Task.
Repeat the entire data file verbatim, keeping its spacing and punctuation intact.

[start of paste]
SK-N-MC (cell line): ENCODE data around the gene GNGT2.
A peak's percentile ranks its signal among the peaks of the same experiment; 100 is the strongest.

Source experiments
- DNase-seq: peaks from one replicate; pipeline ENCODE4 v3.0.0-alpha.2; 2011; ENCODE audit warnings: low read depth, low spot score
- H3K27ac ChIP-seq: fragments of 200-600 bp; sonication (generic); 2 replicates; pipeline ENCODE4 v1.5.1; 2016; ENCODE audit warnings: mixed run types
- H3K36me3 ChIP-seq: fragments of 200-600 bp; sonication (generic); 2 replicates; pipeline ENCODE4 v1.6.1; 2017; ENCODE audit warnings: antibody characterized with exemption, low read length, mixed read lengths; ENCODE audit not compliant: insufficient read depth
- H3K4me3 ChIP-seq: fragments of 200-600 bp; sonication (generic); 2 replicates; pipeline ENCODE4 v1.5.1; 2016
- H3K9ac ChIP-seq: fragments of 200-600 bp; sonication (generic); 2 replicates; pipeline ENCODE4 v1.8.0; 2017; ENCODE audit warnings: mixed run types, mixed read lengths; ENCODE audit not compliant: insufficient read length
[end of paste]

SK-N-MC (cell line): ENCODE data around the gene GNGT2.
A peak's percentile ranks its signal among the peaks of the same experiment; 100 is the strongest.

Source experiments
- DNase-seq: peaks from one replicate; pipeline ENCODE4 v3.0.0-alpha.2; 2011; ENCODE audit warnings: low read depth, low spot score
- H3K27ac ChIP-seq: fragments of 200-600 bp; sonication (generic); 2 replicates; pipeline ENCODE4 v1.5.1; 2016; ENCODE audit warnings: mixed run types
- H3K36me3 ChIP-seq: fragments of 200-600 bp; sonication (generic); 2 replicates; pipeline ENCODE4 v1.6.1; 2017; ENCODE audit warnings: antibody characterized with exemption, low read length, mixed read lengths; ENCODE audit not compliant: insufficient read depth
- H3K4me3 ChIP-seq: fragments of 200-600 bp; sonication (generic); 2 replicates; pipeline ENCODE4 v1.5.1; 2016
- H3K9ac ChIP-seq: fragments of 200-600 bp; sonication (generic); 2 replicates; pipeline ENCODE4 v1.8.0; 2017; ENCODE audit warnings: mixed run types, mixed read lengths; ENCODE audit not compliant: insufficient read length